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AM Best Counts High US Cat Costs

Posted on Aug 24, 2011 by Sergio Ulloa ()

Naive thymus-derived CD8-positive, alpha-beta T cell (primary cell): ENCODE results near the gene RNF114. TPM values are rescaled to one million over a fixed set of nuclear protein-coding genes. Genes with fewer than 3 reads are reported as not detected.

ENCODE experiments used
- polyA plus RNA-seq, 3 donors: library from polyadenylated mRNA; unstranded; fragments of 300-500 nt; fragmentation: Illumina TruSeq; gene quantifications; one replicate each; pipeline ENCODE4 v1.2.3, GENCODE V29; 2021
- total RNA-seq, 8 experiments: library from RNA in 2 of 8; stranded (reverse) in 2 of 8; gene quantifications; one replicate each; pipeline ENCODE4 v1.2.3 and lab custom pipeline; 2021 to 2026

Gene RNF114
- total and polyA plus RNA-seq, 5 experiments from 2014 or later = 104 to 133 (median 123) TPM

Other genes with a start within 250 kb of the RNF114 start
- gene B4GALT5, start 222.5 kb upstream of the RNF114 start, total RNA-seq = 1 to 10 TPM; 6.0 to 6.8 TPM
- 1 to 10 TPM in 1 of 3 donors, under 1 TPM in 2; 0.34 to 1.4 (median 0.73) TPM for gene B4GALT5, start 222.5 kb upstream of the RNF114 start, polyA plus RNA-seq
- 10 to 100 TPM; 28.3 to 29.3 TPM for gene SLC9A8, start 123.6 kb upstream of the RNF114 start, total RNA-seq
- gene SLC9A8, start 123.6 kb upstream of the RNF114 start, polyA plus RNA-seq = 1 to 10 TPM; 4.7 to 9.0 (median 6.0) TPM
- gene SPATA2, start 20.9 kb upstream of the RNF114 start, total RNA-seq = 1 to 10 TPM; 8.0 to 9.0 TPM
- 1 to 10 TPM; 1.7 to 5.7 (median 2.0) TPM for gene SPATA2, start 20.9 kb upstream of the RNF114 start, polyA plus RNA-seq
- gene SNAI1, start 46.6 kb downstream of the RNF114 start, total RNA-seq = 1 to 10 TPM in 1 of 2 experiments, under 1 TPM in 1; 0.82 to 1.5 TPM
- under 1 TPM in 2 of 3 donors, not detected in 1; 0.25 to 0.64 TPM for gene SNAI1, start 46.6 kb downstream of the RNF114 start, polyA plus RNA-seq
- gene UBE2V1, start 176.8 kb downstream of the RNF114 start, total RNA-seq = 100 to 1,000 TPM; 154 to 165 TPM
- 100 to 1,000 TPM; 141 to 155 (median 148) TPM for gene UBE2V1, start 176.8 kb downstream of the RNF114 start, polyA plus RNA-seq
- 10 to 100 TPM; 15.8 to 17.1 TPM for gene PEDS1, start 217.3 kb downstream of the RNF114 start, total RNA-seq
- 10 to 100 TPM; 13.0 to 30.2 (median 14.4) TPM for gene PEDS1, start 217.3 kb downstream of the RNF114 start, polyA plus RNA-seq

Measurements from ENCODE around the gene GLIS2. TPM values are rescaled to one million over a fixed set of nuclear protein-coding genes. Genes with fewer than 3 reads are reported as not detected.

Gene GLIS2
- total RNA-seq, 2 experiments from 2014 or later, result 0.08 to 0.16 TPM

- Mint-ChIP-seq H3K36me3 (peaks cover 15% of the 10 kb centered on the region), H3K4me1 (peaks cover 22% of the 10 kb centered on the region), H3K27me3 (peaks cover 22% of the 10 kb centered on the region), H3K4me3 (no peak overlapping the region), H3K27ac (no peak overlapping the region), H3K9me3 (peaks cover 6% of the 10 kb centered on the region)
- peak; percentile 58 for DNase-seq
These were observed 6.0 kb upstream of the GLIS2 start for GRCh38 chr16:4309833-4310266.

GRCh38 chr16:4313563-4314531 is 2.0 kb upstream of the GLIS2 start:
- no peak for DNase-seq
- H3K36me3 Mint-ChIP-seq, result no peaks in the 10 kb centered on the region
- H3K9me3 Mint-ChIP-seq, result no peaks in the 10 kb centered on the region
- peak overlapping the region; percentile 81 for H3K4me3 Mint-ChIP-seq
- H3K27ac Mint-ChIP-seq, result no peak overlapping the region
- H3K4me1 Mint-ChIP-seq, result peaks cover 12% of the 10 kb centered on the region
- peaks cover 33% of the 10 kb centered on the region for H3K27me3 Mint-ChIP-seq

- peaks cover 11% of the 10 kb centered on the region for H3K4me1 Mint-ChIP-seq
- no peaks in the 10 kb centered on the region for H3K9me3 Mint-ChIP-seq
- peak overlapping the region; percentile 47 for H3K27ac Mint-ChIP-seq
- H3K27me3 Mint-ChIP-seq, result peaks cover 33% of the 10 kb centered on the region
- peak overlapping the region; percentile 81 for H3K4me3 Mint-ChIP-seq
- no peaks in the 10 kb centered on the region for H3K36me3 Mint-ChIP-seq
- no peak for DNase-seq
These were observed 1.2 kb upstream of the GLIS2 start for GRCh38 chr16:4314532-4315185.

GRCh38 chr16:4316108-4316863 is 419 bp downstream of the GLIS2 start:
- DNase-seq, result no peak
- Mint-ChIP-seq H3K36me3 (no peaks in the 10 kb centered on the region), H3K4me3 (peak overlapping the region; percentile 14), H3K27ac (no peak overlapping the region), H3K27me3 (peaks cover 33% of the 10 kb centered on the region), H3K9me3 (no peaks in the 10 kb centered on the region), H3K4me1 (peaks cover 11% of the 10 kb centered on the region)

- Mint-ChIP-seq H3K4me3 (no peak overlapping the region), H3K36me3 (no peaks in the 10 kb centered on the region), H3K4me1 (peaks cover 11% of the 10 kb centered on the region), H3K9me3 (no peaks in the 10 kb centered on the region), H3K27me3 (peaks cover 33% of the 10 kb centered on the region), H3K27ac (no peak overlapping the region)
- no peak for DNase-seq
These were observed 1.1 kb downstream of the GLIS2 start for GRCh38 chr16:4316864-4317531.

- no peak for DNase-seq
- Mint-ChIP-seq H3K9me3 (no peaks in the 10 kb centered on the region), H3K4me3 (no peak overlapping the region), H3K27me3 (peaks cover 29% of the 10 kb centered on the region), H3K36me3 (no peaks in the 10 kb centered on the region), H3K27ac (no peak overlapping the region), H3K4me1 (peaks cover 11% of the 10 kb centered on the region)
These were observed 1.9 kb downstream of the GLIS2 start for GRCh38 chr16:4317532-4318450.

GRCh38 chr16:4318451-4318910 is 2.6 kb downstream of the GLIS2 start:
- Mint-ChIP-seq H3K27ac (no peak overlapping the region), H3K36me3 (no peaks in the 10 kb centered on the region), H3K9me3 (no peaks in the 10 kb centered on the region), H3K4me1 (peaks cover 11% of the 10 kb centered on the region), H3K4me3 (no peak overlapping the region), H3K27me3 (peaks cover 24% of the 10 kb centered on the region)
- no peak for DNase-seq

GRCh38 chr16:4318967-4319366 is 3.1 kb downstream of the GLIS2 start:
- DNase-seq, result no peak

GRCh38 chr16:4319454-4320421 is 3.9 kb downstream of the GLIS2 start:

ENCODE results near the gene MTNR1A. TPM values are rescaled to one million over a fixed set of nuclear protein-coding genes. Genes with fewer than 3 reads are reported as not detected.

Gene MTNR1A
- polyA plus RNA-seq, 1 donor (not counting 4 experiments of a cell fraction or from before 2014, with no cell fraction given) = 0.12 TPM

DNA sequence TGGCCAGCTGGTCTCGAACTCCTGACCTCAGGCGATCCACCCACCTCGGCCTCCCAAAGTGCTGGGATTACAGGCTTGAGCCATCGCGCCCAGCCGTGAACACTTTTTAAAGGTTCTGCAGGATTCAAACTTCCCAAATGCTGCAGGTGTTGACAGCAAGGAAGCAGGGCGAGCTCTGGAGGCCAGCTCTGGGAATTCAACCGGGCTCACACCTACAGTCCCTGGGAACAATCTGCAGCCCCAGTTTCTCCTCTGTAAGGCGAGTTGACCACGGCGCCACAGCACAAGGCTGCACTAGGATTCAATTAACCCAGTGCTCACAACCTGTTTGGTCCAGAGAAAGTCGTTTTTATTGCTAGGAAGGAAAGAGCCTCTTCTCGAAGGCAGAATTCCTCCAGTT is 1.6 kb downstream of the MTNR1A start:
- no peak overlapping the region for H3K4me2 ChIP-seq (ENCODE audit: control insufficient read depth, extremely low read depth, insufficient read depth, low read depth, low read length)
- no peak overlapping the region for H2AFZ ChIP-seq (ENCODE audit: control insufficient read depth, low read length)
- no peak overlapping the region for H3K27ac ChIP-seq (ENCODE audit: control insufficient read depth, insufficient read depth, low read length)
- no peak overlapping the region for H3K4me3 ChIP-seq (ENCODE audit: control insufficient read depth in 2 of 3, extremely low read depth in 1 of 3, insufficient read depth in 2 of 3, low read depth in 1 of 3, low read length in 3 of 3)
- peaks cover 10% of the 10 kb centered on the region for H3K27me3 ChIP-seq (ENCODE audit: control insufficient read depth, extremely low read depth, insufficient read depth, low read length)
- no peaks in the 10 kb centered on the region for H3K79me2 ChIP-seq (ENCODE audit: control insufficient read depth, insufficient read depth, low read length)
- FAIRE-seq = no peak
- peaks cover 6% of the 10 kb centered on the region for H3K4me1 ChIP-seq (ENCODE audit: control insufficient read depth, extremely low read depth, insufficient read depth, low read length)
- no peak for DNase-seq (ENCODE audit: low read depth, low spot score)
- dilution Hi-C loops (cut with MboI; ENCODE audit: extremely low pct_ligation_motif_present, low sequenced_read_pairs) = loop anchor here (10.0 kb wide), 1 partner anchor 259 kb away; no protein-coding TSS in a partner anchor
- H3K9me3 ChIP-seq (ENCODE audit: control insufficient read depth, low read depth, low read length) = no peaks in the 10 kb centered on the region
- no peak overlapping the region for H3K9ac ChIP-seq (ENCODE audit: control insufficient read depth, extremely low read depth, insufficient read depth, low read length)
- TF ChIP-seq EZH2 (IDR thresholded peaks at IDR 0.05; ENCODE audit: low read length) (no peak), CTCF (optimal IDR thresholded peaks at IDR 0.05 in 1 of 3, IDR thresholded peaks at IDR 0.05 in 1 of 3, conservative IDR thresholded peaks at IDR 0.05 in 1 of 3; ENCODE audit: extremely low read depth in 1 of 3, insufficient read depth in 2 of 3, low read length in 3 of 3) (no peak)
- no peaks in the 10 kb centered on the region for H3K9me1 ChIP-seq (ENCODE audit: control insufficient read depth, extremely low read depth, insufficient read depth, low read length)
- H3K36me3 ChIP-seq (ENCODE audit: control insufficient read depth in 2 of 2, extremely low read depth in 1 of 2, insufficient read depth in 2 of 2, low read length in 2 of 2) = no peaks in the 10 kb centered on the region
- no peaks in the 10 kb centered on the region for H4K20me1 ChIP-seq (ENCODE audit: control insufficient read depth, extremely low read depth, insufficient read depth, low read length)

Fresh analysis released this week by worldwide insurance and credit rating agency AM Best highlights the pronounced effect natural disasters and catastrophic events have had on insurers' balance sheets, in what is now perhaps the most influential trend affecting the international insurance industry this year. AM Best surveyed over a hundred United States-based property and casualty (p&c) insurers and found that, as a whole, the industry had taken US$27 billion worth of pre-tax net catastrophe losses in the first half of 2011, already exceeding the total for the whole of last year which reached US$19.6 billion. According to the contributed data, the insured catastrophe-related losses reported in the first six months of 2011 are US$15.1 billion, or 127 percent, greater than the US$11.9 billion reported for the first half of 2010. AM Best assert that their survey results are representative of 80 percent of the US p&c industry in terms of net written premiums in the first half of 2011. AM Best notes that the insurance industry's personal lines business experienced much of these losses with US$15.1 billion in claims, followed by the commercial lines segment reporting US$8.3 billion. Meanwhile, the reinsurance costs for the companies surveyed, which would include losses from global catastrophe events, totaled around US$3.6 billion. Overall, first half cat losses amounted to 12.6 points on the combined operating ratio, a measure of how well insurers can balance their costs against earnings, compared to just 5.7 points measured during the same period last year. Insurers reported that a majority of their losses were related to the unprecedented sequence of tornadoes and hailstorms that hit Midwest and South-eastern United States in April and May of this year. Included among the storms were those that caused heavy damage in Tuscaloosa, Ala. and Joplin, Mo. which as AM Best noted, ranked as two of the most expensive tornadoes in history. International natural disasters, most notably the record 9.0-magnitude earthquake and subsequent tsunami in Japan, and the earthquake and flooding in New Zealand, also pushed the claims toll up for American insurers and had a residual effect on the balance sheets of companies with more global portfolios. The Oldwick, N.J.-based ratings agency has long recognized catastrophic loss as the primary threat to the solvency of property and casualty insurers due to the severe, rapid and unexpected impact that can occur. Global demographic and economic trends have been pushing property values and concentration risk in catastrophe-prone areas upwards and insured exposure has in turn escalated rapidly in the past decade. As more and more people (and clients) inhabit these areas, insurers must take on more responsibility to provide coverage against a wide array of new concerns, including terrorism. As a result, the worldwide insurance industry's exposure to catastrophe losses continues to rise. Despite the heavy loss burden presented in this information, AM Best remains confident of the US p&c sector's operational stability going forward. The ratings agency believes that the overall industry has the capital available to absorb these losses and that any impact from natural catastrophes in the first half of the year would be from an earnings perspective not a long-term capital one. A surge in claims could in fact trigger a rise in insurance rates to offset losses, forcing more exposed players to economize and enabling those still in the market to charge more for coverage.However the general insurance sector will certainly be challenged through the remainder of 2011 as the budgets for catastrophe losses are exhausted and the industry hasn't been tested by any hurricane related losses yet. US Insurers are now entering the quarter that has traditionally been hit the hardest by hurricane losses and forecasters are predicting an above average Atlantic storm season. "AM Best believes a potentially devastating hurricane season would make catastrophe-related losses climb even higher and may be enough to impact the market cycle," the ratings agency concluded. While some insurance analysts confirm that the industry has performed better than expected given the circumstances, the prevailing soft pricing market has contributed to significant drops in net income being reported by individual insures during the first half of the year despite continued reserve releases. Insurance companies have found themselves unable to raise rates at all for three years due to intense competition, overabundant supply and lower investment yields. Analysts warn however that a significant hurricane could be enough to trigger premium hikes at long last. Natural disasters can not be held accountable for all insurer woes worldwide however. China Life Insurance Co, China's and indeed world's largest life insurer by market value, posted a larger than expected 28.1 percent drop in first-half net profit. China Life has attributed the decline in earnings to sluggish investment returns from volatile stock markets and a spike in traditional insurance contract liabilities. A large wave of China Life's written policies matured in the first-half of this year, which lead to the insurer into committing a large proportion of its income to settle payouts to clients. This could place some pressure on the Chinese insurer's profitability going forward. What wasn't included in the company's briefing was the impact increased foreign competition could be playing on the entrenched state-owned insurer's bottom line. This is perhaps the second major development occurring in the international insurance industry this year, companies who will now be looking to expand in emerging Asian economies to offset insured losses felt in mature markets. Companies Mentioned A.M Best AM BEST COMPANY A.M Best Company was founded in 1899 and is a full-service credit rating organization dedicated to servicing the financial services industries, including the banking and insurance sectors. China Life Insurance CHINA LIFE INSURANCE COMPANY China Life Insurance Company Limited (China Life) is a People's Republic of China-based life insurance company. The products and services include individual life insurance, group life insurance, accident and health insurance. The Company operates in four business segments: individual life insurance business, group life insurance business, short-term insurance business, and corporate and other business.